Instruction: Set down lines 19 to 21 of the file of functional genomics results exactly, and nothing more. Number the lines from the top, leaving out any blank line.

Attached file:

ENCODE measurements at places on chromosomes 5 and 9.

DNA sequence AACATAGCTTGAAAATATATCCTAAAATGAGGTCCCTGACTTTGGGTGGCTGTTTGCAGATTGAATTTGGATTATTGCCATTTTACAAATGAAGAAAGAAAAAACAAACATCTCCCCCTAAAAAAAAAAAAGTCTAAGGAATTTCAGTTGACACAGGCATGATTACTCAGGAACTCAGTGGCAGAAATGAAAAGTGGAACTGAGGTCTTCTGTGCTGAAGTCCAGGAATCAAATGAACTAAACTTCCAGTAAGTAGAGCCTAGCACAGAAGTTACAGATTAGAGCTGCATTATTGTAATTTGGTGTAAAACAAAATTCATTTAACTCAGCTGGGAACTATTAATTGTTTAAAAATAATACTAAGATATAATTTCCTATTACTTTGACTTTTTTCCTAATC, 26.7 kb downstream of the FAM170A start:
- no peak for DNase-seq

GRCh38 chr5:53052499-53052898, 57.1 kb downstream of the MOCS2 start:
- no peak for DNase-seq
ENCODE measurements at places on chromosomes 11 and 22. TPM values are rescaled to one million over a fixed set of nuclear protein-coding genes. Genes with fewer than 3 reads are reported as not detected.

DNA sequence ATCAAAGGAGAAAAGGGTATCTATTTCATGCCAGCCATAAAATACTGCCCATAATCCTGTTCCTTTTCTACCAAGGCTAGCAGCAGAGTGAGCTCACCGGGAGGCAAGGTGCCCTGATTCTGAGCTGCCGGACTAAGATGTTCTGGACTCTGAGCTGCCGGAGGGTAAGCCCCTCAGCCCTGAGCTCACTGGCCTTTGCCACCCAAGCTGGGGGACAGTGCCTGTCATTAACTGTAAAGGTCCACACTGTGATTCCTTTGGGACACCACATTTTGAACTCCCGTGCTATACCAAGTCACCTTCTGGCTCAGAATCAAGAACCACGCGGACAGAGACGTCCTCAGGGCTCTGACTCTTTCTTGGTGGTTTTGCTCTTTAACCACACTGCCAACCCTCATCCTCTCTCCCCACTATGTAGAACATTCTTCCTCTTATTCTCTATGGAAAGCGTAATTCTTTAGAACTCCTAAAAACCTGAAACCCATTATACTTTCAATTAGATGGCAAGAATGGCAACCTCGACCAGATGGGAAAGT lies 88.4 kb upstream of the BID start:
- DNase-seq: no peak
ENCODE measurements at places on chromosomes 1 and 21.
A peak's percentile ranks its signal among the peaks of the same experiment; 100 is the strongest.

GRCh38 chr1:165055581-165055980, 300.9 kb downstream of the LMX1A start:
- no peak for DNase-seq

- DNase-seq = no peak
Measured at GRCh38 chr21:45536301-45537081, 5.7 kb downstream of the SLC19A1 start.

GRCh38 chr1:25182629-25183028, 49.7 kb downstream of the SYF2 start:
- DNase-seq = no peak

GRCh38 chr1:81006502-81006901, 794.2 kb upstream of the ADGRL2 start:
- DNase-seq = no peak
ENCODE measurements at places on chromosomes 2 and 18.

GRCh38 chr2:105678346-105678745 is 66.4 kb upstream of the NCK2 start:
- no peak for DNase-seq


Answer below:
ENCODE measurements at places on chromosomes 2 and 18.

GRCh38 chr2:105678346-105678745 is 66.4 kb upstream of the NCK2 start:
- no peak for DNase-seq